China's food delivery apps adapt to older users
Two-thirds of new Meituan Dianping users after people returned to work in February were in their 40s and 50s, forcing Meituan and competitor Ele.me to adapt their services
Stuck at home, can’t go to the store to buy food, too tired to cook – “Let’s get a food delivery!”
That has been an increasingly common refrain for millions of people around the world confined to their homes amid the coronavirus crisis, with lockdowns and social distancing measures forcing more into online consumption.
In China, which has the largest food delivery services market in the world, worth over 603 billion yuan (US$85.4 billion) in 2019, it has not been a simple case of more demand and increased sales – the impact has been more nuanced.
Delivery platforms such as Meituan Dianping and Alibaba’s Ele.me, which together dominate 90% of the market in China, have had to evolve. Many people have opted for groceries over meals for fear of being infected, and platforms have had to innovate with "contactless deliveries" and "semi-finished products."
The grocery delivery services market had an estimated 70 million monthly active users in the month after the Lunar New Year holiday in China, up 59% from the same period a year ago, according to QuestMobile.
Beyond the core of food delivery, Meituan and Ele.me have expanded into books and cosmetics as people diversify their consumption habits amid stay-at-home policies. In early April, Ele.me announced that consumers could buy Huawei smartphones via its delivery service, hot on the heels of Meituan offering to deliver beauty products from Sephora.
Platforms are also seeing an increase in middle aged and elderly customers.
According to Meituan, 36% and 31% of new users of its delivery service in the two weeks after a return to work in late February were people in their 50s and 40s respectively. MissFresh, a Beijing-based grocery delivery start-up, said that users above 40 jumped 237% from January 23 to February 23.
Li Xiaoying, a 68-year-old resident in Wuhan, had never used WeChat until February this year when the Covid-19 pandemic brought her hometown to a standstill.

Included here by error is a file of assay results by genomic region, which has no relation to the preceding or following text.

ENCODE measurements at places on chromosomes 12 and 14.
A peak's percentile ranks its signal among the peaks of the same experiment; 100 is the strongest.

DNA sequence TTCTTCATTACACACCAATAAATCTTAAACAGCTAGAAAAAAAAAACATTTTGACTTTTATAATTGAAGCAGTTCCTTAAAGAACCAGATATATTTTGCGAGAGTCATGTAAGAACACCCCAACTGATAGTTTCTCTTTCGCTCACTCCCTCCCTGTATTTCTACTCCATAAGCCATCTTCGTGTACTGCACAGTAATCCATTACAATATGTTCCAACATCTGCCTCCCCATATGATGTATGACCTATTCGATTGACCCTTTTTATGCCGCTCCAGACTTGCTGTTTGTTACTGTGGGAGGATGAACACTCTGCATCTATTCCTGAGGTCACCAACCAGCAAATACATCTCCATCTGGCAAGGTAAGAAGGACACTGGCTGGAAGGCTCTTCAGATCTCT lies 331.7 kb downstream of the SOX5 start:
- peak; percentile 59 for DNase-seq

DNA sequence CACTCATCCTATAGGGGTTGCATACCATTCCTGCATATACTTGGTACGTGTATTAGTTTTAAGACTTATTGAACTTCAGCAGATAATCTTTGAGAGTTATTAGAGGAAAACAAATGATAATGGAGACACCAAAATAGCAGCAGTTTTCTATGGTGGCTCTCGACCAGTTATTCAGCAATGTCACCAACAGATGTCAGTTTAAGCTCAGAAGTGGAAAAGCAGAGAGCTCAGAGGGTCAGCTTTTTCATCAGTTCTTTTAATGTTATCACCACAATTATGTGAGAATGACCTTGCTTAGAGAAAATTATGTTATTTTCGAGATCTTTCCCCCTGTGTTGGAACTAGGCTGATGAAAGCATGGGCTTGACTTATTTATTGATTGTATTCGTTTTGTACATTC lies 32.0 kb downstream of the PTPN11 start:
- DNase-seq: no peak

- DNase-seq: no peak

Quarantined at home for over two weeks, Li had to find ways to buy food, which led her to download the super-app operated by Chinese gaming giant Tencent Holdings.
“Group buying, organized by local communities, was the only way for us to buy vegetables in early February when all stores in Wuhan were closed,” said Li. “Each WeChat user at that time could only buy one package of 10-yuan vegetables.”
Many elderly people in China have used online platforms and delivery services for the first time in their life during the coronavirus outbreak.
“Now there is a chance for the [service delivery] industry to educate and cultivate users, and to let people know the service exists and experience the convenience of it,” said Yang Xu, a senior analyst at research firm Analysis. “But it remains to be seen whether these new users will be retained after the pandemic subsides.”
To tap into the booming on-demand community buying market, Chinese ecommerce firm Pinduoduo launched a new location-based team purchase product called Kuai Tuan Tuan in March, which allows neighbors living in the same housing development to team up to buy groceries and daily necessities from nearby shops and merchants.
There have been other changes too – with increased demand for "semi-finished" dishes as well as the wider application of smart lockers and unmanned deliveries by drones and robots.
“[Elderly] people who used to go to physical stores to buy groceries have started doing it online,” said Wang Jun, partner and chief financial officer of MissFresh. “While young people, who ordered food online before the pandemic, have now started to buy fresh produce to cook.”
So-called semi-finished products are an easy way for young people like Beijing resident Amber Li to feed themselves while under quarantine. For example, sautéed beef fillet with black pepper can be pre-prepared – so all the customer has to do is throw the fresh ingredients into the frying pan.
“There are many semi-finished dishes you can buy on apps,” said 28-year-old Li, who has been cooking these kind of meals herself for two months already. “They cut fresh meat into pieces so you only need to fry it. It’s easy and doesn’t take too much time… just 10 minutes.”
“According to big data analysis, semi-finished dishes will be a hotspot, so we are providing such dishes and cooperating with other restaurants to launch semi-finished signature dishes,” said MissFresh’s Wang.
The food delivery phenomenon has literally been a lifesaver for many restaurants in China too.